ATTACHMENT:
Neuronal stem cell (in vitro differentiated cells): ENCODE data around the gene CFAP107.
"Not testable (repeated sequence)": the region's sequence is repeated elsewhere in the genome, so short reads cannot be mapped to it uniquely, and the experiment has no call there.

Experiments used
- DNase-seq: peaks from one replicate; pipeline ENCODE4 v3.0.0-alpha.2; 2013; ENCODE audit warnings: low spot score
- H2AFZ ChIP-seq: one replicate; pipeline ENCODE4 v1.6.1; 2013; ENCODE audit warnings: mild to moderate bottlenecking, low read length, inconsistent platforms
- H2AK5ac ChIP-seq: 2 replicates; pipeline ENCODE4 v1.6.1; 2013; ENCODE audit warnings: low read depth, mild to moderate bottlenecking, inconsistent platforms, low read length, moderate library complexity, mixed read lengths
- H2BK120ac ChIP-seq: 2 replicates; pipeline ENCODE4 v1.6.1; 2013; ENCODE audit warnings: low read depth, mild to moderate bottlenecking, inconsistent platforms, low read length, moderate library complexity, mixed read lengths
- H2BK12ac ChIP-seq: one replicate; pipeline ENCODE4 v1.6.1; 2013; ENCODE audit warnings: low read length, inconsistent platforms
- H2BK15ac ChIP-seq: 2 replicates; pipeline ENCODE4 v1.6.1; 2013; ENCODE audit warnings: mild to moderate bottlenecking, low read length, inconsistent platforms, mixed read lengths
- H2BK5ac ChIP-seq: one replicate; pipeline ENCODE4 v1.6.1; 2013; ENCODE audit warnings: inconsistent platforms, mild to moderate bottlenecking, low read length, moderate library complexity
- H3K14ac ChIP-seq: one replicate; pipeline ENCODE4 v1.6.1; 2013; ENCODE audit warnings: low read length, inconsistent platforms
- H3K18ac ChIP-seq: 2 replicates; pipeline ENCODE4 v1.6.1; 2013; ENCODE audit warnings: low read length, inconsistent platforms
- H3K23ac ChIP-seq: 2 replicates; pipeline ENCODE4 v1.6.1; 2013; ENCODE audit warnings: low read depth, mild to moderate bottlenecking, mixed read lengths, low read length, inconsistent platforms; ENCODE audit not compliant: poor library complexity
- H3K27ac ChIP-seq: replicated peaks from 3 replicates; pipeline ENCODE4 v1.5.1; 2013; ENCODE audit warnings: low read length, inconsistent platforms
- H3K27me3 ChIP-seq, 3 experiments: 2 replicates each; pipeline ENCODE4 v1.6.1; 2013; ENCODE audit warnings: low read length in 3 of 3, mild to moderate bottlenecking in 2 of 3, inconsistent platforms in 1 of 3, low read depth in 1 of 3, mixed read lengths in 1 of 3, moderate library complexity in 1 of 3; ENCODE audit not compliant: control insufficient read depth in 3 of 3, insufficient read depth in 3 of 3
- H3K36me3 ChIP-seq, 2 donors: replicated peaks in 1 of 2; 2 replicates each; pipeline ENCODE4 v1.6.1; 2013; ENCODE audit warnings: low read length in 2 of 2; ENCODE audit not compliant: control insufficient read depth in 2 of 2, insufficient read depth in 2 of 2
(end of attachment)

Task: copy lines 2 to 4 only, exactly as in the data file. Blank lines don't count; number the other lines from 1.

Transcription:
"Not testable (repeated sequence)": the region's sequence is repeated elsewhere in the genome, so short reads cannot be mapped to it uniquely, and the experiment has no call there.

Experiments used
- DNase-seq: peaks from one replicate; pipeline ENCODE4 v3.0.0-alpha.2; 2013; ENCODE audit warnings: low spot score